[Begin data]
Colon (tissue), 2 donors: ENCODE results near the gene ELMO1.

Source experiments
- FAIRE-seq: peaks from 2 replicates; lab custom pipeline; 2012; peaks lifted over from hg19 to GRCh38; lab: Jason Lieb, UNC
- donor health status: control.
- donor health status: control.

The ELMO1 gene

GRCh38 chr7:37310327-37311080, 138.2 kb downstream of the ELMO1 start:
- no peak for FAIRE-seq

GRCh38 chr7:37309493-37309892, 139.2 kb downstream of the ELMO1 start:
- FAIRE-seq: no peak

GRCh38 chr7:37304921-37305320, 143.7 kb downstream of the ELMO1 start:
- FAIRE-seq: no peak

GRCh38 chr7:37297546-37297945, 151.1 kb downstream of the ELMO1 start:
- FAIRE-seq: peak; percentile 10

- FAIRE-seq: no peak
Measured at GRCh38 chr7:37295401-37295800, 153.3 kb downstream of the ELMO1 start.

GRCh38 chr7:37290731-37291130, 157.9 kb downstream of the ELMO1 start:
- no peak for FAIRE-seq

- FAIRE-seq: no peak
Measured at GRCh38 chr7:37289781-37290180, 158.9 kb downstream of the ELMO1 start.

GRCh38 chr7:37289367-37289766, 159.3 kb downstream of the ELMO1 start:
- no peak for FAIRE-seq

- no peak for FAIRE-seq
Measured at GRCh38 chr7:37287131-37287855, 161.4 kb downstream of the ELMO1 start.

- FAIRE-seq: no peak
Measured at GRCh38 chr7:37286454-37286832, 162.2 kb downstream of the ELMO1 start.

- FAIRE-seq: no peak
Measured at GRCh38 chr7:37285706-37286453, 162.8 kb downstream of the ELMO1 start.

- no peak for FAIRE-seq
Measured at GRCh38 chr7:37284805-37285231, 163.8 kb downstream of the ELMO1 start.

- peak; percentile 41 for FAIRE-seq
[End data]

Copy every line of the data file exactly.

Colon (tissue), 2 donors: ENCODE results near the gene ELMO1.

Source experiments
- FAIRE-seq: peaks from 2 replicates; lab custom pipeline; 2012; peaks lifted over from hg19 to GRCh38; lab: Jason Lieb, UNC
- donor health status: control.
- donor health status: control.

The ELMO1 gene

GRCh38 chr7:37310327-37311080, 138.2 kb downstream of the ELMO1 start:
- no peak for FAIRE-seq

GRCh38 chr7:37309493-37309892, 139.2 kb downstream of the ELMO1 start:
- FAIRE-seq: no peak

GRCh38 chr7:37304921-37305320, 143.7 kb downstream of the ELMO1 start:
- FAIRE-seq: no peak

GRCh38 chr7:37297546-37297945, 151.1 kb downstream of the ELMO1 start:
- FAIRE-seq: peak; percentile 10

- FAIRE-seq: no peak
Measured at GRCh38 chr7:37295401-37295800, 153.3 kb downstream of the ELMO1 start.

GRCh38 chr7:37290731-37291130, 157.9 kb downstream of the ELMO1 start:
- no peak for FAIRE-seq

- FAIRE-seq: no peak
Measured at GRCh38 chr7:37289781-37290180, 158.9 kb downstream of the ELMO1 start.

GRCh38 chr7:37289367-37289766, 159.3 kb downstream of the ELMO1 start:
- no peak for FAIRE-seq

- no peak for FAIRE-seq
Measured at GRCh38 chr7:37287131-37287855, 161.4 kb downstream of the ELMO1 start.

- FAIRE-seq: no peak
Measured at GRCh38 chr7:37286454-37286832, 162.2 kb downstream of the ELMO1 start.

- FAIRE-seq: no peak
Measured at GRCh38 chr7:37285706-37286453, 162.8 kb downstream of the ELMO1 start.

- no peak for FAIRE-seq
Measured at GRCh38 chr7:37284805-37285231, 163.8 kb downstream of the ELMO1 start.

- peak; percentile 41 for FAIRE-seq